I really enjoyed my time at BlueStamp, because I got the opportunity to experience what it would be like to be an engineer. This meant I got to build, plan and make video presentations. All for the most part on my own. I enjoyed trying the process of understanding the code as well as the process of making my enclosure for my laser turret. Throughout the process of making these two projects, I ran into some challenges that I would have to over come. The main problem I faced wasn’t actually in coding or building my projects but actually in my videos. At first explaining things to the camera was difficult for me and I actually had to retake videos a couple times. However, through this difficulty, I gained a more detailed knowledge of my project and also gained experience in presenting my project. The only other major difficulty was finishing the enclosure for my laser turret. In my last couple of days, time was not on my side, and I had to build an enclosure with plywood, a hand saw, a drill and some screws. This experience of a deadline was also a valuable experience in understanding what its like to be an engineer. Through this program, I have gotten a better understanding of the career of an engineer through the guest speakers and my own experience.
My first milestone was to complete the regular function of my laser turret. I got the regular function code, as well as most of the hardware construction from (http://www.makeuseof.com/tag/pew-pew-how-to-build-a-laser-turret-with-an-arduino/). The instruction for the code was fairly straightforward, however some of the pieces I got were not the same as the one in the in the instructions so I had to tweak the values of some variables a little.
I used an Arduino Uno for this project. At this moment in the project I am powering the Arduino as well as uploading the code through the usb component connecting to my computer. This sends the regular function code that I will explain later as well as charging the arduino with 5 volts.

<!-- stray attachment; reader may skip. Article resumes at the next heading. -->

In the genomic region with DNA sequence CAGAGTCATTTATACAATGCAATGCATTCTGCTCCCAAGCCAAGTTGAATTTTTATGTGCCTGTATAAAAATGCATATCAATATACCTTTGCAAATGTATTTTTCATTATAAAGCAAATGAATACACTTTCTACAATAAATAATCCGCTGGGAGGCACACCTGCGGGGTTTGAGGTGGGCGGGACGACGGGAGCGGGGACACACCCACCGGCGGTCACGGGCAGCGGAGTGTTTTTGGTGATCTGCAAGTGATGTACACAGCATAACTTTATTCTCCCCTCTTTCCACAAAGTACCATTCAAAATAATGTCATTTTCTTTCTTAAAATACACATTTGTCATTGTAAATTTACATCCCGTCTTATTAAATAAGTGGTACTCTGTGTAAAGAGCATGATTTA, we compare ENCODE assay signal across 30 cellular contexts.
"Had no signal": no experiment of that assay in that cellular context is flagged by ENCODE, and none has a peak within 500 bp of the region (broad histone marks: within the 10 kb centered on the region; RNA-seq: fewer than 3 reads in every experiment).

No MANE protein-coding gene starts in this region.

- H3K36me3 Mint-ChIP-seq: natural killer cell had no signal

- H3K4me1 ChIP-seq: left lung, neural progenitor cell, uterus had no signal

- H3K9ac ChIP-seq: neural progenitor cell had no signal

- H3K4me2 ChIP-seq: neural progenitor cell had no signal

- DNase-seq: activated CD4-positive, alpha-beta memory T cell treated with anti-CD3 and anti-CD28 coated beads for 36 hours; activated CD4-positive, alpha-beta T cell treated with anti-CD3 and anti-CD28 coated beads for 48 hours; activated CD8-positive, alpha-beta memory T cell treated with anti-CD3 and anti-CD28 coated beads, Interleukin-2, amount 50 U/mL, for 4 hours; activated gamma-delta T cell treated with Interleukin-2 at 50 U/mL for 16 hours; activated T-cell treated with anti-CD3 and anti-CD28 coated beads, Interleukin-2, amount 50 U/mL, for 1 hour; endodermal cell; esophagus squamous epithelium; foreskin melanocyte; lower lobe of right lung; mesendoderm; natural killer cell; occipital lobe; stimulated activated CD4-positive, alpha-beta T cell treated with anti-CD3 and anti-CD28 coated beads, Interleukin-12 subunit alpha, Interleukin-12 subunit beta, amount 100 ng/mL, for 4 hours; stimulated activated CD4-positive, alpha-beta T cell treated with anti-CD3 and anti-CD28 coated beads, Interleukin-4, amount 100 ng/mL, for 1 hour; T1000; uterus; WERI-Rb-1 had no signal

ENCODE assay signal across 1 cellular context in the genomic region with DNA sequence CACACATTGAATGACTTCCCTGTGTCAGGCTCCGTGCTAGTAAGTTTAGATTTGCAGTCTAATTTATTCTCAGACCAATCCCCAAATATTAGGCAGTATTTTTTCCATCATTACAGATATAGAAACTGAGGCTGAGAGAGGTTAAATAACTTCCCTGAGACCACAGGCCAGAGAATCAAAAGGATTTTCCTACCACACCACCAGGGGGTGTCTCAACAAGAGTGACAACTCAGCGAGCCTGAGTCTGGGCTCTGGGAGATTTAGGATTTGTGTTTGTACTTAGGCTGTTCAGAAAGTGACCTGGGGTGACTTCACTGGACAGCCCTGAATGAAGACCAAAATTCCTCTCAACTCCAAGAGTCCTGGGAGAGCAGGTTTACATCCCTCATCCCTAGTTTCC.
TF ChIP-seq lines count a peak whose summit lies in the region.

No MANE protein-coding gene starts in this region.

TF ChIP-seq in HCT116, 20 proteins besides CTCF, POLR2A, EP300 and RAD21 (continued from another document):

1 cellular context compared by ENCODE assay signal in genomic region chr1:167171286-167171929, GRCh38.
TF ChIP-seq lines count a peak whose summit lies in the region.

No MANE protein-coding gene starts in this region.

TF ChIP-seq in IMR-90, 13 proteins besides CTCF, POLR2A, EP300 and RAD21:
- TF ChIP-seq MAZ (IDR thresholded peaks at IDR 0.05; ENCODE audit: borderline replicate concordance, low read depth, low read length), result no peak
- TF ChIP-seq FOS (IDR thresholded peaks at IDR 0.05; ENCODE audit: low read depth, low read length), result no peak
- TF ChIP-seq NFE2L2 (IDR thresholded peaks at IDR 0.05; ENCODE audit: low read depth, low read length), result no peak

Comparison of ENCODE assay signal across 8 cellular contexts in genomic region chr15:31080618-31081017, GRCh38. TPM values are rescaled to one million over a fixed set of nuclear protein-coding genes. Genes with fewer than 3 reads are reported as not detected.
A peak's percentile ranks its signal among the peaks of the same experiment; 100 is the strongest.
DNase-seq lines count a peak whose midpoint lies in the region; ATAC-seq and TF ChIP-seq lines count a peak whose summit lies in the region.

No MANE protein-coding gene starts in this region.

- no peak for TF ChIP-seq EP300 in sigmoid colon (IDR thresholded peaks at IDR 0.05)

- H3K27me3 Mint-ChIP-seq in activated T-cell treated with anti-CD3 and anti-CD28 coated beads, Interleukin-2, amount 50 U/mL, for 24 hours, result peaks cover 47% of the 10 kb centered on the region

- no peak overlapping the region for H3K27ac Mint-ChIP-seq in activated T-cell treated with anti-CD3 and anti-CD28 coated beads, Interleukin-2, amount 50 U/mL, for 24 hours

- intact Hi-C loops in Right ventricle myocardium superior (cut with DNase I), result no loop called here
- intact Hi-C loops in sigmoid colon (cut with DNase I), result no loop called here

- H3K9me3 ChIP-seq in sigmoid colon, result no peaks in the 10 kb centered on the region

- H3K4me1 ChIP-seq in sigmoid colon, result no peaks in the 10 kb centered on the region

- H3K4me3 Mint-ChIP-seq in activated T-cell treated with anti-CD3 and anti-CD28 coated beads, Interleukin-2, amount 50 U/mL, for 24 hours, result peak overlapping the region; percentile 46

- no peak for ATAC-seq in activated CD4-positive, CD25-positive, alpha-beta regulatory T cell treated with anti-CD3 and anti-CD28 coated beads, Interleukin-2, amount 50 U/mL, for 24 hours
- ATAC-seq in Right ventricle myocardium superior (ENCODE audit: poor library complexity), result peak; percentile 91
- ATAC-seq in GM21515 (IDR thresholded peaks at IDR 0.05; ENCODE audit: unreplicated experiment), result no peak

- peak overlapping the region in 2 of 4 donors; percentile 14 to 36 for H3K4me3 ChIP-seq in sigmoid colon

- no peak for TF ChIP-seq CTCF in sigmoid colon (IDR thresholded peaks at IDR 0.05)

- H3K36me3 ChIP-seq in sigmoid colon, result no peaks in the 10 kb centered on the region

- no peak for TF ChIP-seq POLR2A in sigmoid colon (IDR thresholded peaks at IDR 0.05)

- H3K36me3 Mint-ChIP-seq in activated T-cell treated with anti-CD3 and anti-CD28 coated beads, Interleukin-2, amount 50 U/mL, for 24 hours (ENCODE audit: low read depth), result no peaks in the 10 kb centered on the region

The rest of the hardware that I am using is a piezo buzzer, 2 micro servos, a laser module.
The piezo buzzer is an electronic circuit that incorporates an oscillator and a piezoceramic disk. When this circuit is subjected to the electronic signal the oscillator creates mechanical oscillation movement in which the circuit can time itself. The piezoceramic disk is a man made material that when it comes in contact with the current it vibrates to the frequency of the electronic signal. This piece has two pins, one that inputs the digital signal and one going to ground.
My servos circuits have three main components. The first is the controller circuit which outputs the digital signal that it receives from the arduino micro controller. The second is the motor which magnetic field comes in contact with the current from the controller creates the magnetic moment rotating the 180 degree servo. The last component is the potentiometer that is connected to and turns with the motor. While potentiometers are usually used to add or subtract resistance from a circuit, in this case the controller circuit reads the resistance of the potentiometer and determines the degree value that the motor turned based on that. This piece has three pins, one that inputs the digital signal, one that goes to 5v to power it and, one that goes back to ground.